Problems of the sea
The statement from Turkish Justice and Development Party (AKP) spokesman Ömer Çelik yesterday, added another sparkle to the already electrified atmosphere lately between Greece and Turkey. Speaking after a meeting of the central committee of his party, Çelik underlined that “block 7 [for which the Greek Cyprus has invited international bids for exploration work] is inside the Turkish continental shelf” and “Greeks should not claim they have rights in the area.” Otherwise, he said “our armed forces will give the necessary answer.”
“We advise the Greek and the Cypriot side not to attempt any move,” he warned.
Referring to Turkey’s drillship “Fatih,” which started works yesterday off the coast of Antalya within Turkey’s territorial waters, he confirmed it is protected by Turkish navy ships.
The spokesman also gave a strong reaction to the expressed intention of Greece to extend its territorial waters from 6 to 12 nautical miles starting from the Ionian Sea. “This is a very dangerous approach,” he said. “I warn them we will give the strongest reaction for even the slightest move by the other side and against any attempt [by Greeks] toward extending the territorial water in that manner. I warn them of the decision of the Turkish Grand National Assembly in 1995,” Çelik went on, referring to the Turkish Parliament’s decision that any attempt by Greece to increase its territorial waters from 6 to 12 miles in the Aegean Sea would be a “casus belli,” a cause for war for Turkey.
Judging by Çelik’s words, Ankara is quite angry at the latest activities in the Eastern Mediterranean but particularly on the issue of Greece’s plans over its territorial waters. The “extension of the Greek territorial waters” has apparently been a phased plan prepared by the Tsipras government to be implemented first in the Ionian Sea and eventually to cover the whole of coastal line of Greece.
The plan, which had not been discussed with Greek opposition parties, was worked out by the Greek Foreign Ministry during the term of Nikos Kotzias. Ironically, Kotzias revealed the plan – to be implemented by a simple presidential decree – on the very day he resigned from his post less than two weeks ago.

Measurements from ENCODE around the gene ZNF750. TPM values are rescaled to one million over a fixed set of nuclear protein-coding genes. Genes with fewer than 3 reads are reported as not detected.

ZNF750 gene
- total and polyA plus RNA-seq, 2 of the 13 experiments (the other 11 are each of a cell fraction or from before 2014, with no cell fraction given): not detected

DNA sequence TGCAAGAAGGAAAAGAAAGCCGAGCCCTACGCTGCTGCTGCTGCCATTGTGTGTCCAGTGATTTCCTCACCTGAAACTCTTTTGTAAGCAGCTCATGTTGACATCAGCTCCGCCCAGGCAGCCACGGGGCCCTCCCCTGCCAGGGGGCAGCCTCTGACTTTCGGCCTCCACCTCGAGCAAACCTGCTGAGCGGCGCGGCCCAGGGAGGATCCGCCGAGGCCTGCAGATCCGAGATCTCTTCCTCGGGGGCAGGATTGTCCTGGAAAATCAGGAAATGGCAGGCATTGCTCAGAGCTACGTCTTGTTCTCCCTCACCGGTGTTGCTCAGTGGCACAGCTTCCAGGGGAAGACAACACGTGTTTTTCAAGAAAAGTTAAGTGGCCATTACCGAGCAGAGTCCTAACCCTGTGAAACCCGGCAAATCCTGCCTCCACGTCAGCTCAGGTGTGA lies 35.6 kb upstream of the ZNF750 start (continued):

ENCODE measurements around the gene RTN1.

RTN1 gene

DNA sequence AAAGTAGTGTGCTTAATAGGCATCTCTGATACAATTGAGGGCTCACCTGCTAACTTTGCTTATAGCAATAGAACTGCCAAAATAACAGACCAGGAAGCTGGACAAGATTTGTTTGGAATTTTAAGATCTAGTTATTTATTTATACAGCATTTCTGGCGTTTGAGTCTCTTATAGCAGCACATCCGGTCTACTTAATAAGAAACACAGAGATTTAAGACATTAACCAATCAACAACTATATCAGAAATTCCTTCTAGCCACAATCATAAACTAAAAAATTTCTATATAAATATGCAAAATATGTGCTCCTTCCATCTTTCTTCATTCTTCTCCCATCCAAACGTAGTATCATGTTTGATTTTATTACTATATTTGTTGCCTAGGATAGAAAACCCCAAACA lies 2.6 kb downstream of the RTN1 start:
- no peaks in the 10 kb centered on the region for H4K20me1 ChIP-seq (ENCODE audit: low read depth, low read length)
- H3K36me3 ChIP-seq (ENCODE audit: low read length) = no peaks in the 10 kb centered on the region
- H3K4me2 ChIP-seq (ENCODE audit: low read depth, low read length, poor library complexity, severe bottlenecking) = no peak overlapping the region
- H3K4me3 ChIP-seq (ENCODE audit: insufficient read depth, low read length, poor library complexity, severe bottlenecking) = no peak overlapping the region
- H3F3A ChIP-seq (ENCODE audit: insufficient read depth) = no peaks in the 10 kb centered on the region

Once revealed, the plan has become a cause for strong statements by Ankara like that of Çelik yesterday, although it has been shelved for a later date at the moment.
These angry statements from Ankara almost on a daily basis have made Greeks wonder and fear on whether, when and to what degree Turkey would show its teeth. For the ordinary Greek who is still struggling to make ends meet despite declarations by the government that the “crisis is over,” the width of their seas perhaps would not mean much. A really harsh response by Turkey, although, would create yet more turmoil in their life.
Not surprisingly, relations with Turkey have recently topped the agenda for academics, analysts and geostrategists, who are currently trading barbs through every format of Greek media. For example, they discuss whether Greece can legally decide to increase its territorial water just by a presidential decree or whether this is a matter for the parliament by passing a law. Their argument points to the Greek constitution, which provides that “no change in the territorial limits may be implemented without a law, voted by an absolute majority of the total number of MPs.”
But there are others, among them Kotzias, too, who insist that Greece ratified by law in 1995, “A Constitution for the Oceans” and the Convention on the Law of the Sea, the provisions of which, have a supra-legislative effect. So, Greece may extend their territorial sea at any time alongside the overlying airspace up to 12 nautical miles from the baselines. And for the application of that provision in the domestic legal system, “presidential decrees are issued following a proposal by the cabinet.”
There is also a school of thought that goes beyond legal interpretation. Those supporting it think that instead of Greece sitting back and not giving Turkey the pretext to apply the “casus belli” for real, it should have been better to make the initial move with a step forward instead of a “step back,” although they are not very clear whether they mean a military or a legal battle.
Perhaps, it is useful to add in the end the opinion of the former Greek Foreign Minister Theodoros Pangalos. Highly controversial but always intellectually intriguing, Pangalos was asked yesterday what Greece’s stance should be against “provocative Turkish moves.”
“I would say, it is better not to try the Turks because Turkey is a big power, we have to accept that,” he said.
And added, “Greece should respond on an international diplomatic level and a national foreign policy council should decide on all actions.”